Teaching the course on body-oriented psychotherapy brings up a host of interesting thoughts, ideas and feelings in my mind and body!
It is a commonly held notion that psychotherapy does not involve touch. And for the most part, as in the way it is practiced by most psychotherapists it does not involve touch. Also the few psychotherapists that do use touch may not do so in all their sessions or even with all their clients.
The use of touch in psychotherapy is a very sensitive issue and not to be undertaken in a flippant manner. It needs to be approached carefully and considerately, recognizing and honoring the client’s boundaries.
I have found touch to be a powerful tool esp. when clients are very emotional. I have found that when clients are crying and/or grieving, they feel comforted when I place my hand gently on their back.
I always, but always, only use touch when I have taken permission from the client. And in each instance of using touch that is to say if a client gave me permission once, it does not mean that it is a blanket statement. So each time that I feel called to use touch I check in with them. If I am using touch in a different way or on a different part of their body I check in or inform them. If for any reason it gets uncomfortable I take a step back, always making sure that they feel in control of how much or how little touch they are getting.
Since I often feel in my body what the clients are feeling in theirs, I use those cues from my intuition to guide me in where and how to use touch. This ability comes from having done a lot of personal work, and by developing intuition through various meditation techniques and from the blessings from God and my Gurus.
Do I recommend that other therapists use touch? Only if they feel comfortable doing so and feel called to do it. I do recommend that they not be scared of ever using touch in psychotherapy, but also to use it with great care and sensitivity. Touch can be very soothing and healing and it is a powerful way to form a connection and build rapport.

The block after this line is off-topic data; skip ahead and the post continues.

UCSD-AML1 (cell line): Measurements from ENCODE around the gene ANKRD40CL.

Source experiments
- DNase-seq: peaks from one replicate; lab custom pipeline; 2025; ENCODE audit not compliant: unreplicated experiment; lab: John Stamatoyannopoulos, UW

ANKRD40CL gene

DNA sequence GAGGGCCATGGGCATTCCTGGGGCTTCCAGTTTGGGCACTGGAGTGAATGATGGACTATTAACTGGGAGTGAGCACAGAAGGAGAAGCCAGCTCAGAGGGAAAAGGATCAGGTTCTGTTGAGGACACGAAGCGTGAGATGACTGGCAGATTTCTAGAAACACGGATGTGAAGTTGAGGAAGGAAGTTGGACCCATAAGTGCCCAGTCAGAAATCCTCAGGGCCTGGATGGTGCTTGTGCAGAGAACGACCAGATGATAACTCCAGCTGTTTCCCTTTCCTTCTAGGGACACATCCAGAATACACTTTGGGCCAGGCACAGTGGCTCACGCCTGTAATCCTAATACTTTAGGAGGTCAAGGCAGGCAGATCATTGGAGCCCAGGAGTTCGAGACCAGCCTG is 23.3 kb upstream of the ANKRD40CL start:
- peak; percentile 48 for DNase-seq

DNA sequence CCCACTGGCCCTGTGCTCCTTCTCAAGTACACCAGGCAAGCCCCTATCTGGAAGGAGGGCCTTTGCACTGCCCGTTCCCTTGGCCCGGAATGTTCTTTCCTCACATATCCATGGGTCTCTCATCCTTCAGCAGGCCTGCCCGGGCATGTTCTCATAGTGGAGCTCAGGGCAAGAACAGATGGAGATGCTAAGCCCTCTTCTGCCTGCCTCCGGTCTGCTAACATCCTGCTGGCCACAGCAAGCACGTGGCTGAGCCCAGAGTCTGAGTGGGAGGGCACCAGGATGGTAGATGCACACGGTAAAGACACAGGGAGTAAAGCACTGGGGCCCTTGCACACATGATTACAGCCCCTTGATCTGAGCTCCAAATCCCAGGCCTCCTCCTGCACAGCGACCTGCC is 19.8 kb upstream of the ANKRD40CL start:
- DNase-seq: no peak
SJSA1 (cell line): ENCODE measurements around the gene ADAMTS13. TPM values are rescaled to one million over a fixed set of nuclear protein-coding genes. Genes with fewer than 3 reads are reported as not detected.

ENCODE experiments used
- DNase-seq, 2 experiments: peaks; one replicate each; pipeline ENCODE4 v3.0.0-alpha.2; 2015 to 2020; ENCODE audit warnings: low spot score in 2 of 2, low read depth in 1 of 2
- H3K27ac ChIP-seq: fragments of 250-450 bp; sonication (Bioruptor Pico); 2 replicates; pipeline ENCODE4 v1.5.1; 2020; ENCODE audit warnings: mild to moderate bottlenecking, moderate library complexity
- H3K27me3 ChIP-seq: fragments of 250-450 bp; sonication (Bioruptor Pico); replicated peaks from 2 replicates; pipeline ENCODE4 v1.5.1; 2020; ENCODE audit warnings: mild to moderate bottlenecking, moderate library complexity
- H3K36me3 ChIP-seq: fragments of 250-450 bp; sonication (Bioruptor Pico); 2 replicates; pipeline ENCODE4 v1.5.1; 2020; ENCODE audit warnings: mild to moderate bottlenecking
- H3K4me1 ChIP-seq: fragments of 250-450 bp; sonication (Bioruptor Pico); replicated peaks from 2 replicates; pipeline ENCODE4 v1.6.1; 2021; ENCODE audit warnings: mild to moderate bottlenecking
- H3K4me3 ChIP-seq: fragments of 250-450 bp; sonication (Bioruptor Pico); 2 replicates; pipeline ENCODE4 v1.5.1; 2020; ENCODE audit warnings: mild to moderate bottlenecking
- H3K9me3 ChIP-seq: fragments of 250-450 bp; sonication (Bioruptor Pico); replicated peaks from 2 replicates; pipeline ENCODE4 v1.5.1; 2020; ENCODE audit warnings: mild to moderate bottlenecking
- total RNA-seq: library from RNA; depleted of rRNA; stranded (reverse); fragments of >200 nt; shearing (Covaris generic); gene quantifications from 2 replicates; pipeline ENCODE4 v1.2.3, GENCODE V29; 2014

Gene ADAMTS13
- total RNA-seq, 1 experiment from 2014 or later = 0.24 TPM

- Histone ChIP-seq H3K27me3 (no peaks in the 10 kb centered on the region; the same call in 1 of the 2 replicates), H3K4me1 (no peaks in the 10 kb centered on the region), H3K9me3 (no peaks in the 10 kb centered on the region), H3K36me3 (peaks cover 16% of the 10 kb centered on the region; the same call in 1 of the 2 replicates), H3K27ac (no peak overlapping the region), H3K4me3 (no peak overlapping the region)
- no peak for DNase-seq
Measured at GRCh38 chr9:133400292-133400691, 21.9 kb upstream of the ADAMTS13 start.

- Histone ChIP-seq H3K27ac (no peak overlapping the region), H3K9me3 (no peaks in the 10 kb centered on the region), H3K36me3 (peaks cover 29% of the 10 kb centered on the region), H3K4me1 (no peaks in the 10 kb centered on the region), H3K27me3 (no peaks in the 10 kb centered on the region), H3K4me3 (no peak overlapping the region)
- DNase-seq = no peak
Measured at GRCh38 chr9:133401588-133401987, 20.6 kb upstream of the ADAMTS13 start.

In certain cases it can also be very provocative and in that case it is a judgment call on the therapist’s part, whether they consider it in the best interest of the client to elicit the material or not. Very often in the case made against the use of touch, it is said that clients’ who have undergone sexual abuse or molestation definitely should not be touched in any way. In my experience that has not always been true. These clients often also have a hunger for the good touch and respond very positively to respectful touch. And respectful, validating touch can become a tool to challenge their narrative about touch as well as their self-worth.
To conclude i quote the abstract of an article by Ofer Zur Ph.D. http://www.zurinstitute.com/touch_standardofcare.pdf
The question of touch in therapy has been debated since the inception of the field early in the last century. The main concern about physical contact in therapy has focused on the sexually exploitative therapists and the concern that a client may interpret touch as having sexual intent. Ignoring years of clinical and developmental research, many risk management experts, traditional psychoanalysts, consumer protection agencies, insurance companies and malpractice attorneys have promoted the notion that any touch beyond a handshake is clinically inappropriate, unethical or below the standard of care. Drawing on the faulty slippery slope theory that even appropriate boundary crossings are likely to lead to boundary violations, they assert that even scientifically proven, appropriate and clinically helpful touch is likely to lead to unethical, sexual touch. The aim of this paper is to clarify the relationship between professional, therapeutic touch and the standard of care. To achieve this goal the paper defines the standard of care in psychotherapy, and details the elements of the standard and articulates what the standard is and is not. It then briefly reviews the clinical research on touch in therapy and identifies the different types of touch employed in therapy. The paper then articulates, in detail, how non-sexual, clinically appropriate and therapeutic touch falls within the standard of care of psychotherapy and counseling. Additionally, the paper discusses issues, as they relate to touch in therapy, of theoretical orientation, codes of ethics, risk management, differences between sexual and non-sexual touch, and it reviews the idea of the slippery slope. Finally, the paper outlines how therapists, who appropriately use touch in therapy, can demonstrate compliance with the standard of care.